The Modern Journal of Pulp Fiction and Degenerate Literature
Masthead and Indicia
Matthew Louis: From the Editor
John McFetridge “Plugged”
Albert Tucher “Tipping is Optional”
Christs Faust “Hit Me”
Stephen Rogers “Drive Thru”
Matt Wallace “Notes”
Keith Gilman “Bunker Hill”
r2 “Yellow Pellets”
Jacob Kohl “The One That Got Away”
Approximately 10 Minute Read Dept.
William Boyle “Neighborhood Girl”
Michael Bracken “Professionals”
Paul A Toth “For All I Know”
J.D. Smith “The Flower Girl”
Rey A. Gonzales “Bad Luck
Clair Dickson “The Pleasure Business”
Grant McKenzie “White Volcano”
M.C. O’Connor “Tweaker”
John Rickards “Vengeance is Mine”
Ken Goldman “Fat Larry’s Night With the Alligators”
Mark Marquez “To Get to Uncle Johnny’s”
E.E. Howard “The Thug We Love”
The Classic American Gangster (comic)
15 to 20 Minute Read Dept.
Rick McMahan “Out On the Razor’s Edge”
Steve Alten “Lost in Time”
William Carl “Rumble”
Julie Wright “Devil, Me and Cherry B”
Edwin Decker: Guzzle and Go, Goddamnit
Seth Ferranti: Adventures of a Meth Monster
Dale Bridges: Hooked
Mind of My Own
Notes on Contributors
Out of the Gutter No. 2 Summer 2007
Chief Editor: Matthew Louis
Deputy Editors: DZ Allen, Dale Bridges, Hana K. Lee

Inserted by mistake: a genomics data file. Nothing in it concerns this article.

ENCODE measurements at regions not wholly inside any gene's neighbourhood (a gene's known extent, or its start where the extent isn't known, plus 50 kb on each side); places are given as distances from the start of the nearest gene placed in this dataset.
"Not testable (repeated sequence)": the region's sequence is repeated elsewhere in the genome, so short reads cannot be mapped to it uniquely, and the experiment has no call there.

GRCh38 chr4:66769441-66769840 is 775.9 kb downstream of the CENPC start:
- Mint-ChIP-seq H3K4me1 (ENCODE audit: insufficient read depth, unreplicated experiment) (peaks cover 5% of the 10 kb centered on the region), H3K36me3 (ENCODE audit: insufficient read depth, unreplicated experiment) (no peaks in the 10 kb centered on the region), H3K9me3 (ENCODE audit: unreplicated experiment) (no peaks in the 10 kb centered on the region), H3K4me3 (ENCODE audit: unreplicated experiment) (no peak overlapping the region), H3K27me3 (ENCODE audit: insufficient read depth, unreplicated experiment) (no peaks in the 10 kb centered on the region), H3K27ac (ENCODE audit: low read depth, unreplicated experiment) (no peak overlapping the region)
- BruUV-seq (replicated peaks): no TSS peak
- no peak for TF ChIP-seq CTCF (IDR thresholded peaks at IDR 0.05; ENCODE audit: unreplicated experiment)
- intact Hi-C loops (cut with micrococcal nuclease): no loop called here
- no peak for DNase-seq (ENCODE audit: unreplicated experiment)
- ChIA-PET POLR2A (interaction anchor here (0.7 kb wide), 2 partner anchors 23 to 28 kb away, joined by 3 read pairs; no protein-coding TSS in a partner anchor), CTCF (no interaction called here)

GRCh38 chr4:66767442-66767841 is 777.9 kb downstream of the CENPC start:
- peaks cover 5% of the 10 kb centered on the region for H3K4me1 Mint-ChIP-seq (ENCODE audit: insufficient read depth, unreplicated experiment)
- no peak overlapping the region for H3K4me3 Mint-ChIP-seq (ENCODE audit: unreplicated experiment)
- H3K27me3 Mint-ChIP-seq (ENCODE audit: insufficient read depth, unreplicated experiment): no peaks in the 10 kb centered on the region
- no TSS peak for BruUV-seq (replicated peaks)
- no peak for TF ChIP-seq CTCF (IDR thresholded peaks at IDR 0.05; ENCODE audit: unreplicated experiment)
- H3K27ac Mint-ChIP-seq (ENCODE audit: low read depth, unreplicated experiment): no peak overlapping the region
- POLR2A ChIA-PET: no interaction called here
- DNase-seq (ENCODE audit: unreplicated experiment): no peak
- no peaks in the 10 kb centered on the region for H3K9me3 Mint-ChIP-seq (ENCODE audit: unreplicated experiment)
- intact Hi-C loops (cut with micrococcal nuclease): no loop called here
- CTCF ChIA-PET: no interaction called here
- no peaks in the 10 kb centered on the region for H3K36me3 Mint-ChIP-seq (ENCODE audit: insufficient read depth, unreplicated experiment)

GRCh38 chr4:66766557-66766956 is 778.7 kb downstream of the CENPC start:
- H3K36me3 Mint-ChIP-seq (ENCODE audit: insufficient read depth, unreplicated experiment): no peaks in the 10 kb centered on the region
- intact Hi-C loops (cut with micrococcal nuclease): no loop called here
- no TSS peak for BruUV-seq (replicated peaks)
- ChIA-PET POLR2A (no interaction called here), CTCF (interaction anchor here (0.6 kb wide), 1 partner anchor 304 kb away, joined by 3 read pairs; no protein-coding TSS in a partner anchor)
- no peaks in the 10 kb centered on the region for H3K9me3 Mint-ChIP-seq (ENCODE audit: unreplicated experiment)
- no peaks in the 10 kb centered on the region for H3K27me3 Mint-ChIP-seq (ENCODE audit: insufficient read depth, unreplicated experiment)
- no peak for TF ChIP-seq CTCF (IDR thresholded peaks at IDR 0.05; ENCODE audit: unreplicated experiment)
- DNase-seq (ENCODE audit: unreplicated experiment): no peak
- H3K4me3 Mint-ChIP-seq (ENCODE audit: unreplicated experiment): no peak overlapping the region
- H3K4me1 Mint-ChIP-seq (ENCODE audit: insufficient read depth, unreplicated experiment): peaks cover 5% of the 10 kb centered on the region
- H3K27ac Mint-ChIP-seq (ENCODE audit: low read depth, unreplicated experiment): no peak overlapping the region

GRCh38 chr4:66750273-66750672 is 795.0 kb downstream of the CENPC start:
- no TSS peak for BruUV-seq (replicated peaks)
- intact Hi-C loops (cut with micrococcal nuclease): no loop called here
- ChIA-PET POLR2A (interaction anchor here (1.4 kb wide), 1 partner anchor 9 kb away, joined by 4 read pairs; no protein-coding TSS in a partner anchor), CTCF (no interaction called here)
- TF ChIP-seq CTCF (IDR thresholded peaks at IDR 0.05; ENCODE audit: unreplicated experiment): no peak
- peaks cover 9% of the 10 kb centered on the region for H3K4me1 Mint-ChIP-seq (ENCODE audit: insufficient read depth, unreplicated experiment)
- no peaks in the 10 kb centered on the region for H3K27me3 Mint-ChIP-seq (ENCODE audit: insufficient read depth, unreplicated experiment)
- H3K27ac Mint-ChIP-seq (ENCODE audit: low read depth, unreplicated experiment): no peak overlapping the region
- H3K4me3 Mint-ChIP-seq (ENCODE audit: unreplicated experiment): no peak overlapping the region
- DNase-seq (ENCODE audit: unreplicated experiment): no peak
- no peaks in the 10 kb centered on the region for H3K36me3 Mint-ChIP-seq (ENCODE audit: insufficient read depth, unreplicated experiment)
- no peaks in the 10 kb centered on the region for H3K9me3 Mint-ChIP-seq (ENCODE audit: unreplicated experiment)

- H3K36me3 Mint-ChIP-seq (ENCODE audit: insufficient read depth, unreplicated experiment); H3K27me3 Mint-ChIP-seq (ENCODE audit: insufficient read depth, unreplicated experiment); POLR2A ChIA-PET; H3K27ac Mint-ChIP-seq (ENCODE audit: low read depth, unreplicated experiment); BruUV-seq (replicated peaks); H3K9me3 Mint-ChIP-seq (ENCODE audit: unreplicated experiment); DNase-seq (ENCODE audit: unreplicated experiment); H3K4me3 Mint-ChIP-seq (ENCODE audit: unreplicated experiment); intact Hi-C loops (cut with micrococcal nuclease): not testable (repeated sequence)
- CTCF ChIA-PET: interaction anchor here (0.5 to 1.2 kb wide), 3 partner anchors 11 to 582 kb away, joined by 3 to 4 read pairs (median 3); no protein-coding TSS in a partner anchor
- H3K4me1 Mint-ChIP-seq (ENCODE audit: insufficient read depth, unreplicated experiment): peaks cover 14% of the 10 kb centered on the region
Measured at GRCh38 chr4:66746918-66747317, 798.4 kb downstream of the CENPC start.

Finance: Joel Huck
Associate Publisher: Hassan Brubuddy
Publicity: Barney Stims
European Editor: Offenbach Stutz
5.5” x 8.5” 200 pages Originally $13.50
Out of the Gutter Online
An excerpt from Michael Bracken’s interview in The Digest Enthusiast No. 8, June 2018:
The Digest Enthusiast: In “Professionals,” the narrator is a gay prostitute. In “My Sister’s Husband,” Pulp Adventures No. 27 (Fall 2017) the narrator is a middle-aged woman. How do you ensure your characters act and speak authentically, with respect to their gender, sexual orientation, race, etc.?
Michael Bracken: I’m never certain that they do, and can only hope that they come close enough that readers will accept any mistakes I make.
The key, though, is to build characters from the inside out rather than from the outside in. Regardless of our gender, sexual orientation, ethnicity, religious beliefs, and whatever else divides us, we share many commonalities. We want to love and be loved. We want to feel safe and free from fear. We want to be happy and healthy. We want to be appreciated by our families and respected by our peers. The list goes on and on.
If we build characters from the inside out, the characters will “speak” appropriately and more genuinely than if we build characters from the outside in and rely on stereotypes or presume that all women speak one way and all gay men speak another.
Additionally, I try to minimize the use of jargon. A police office will use terminology from her job differently than a doctor, which is different still from a barista. Only a word or two is necessary for the reader to catch those differences.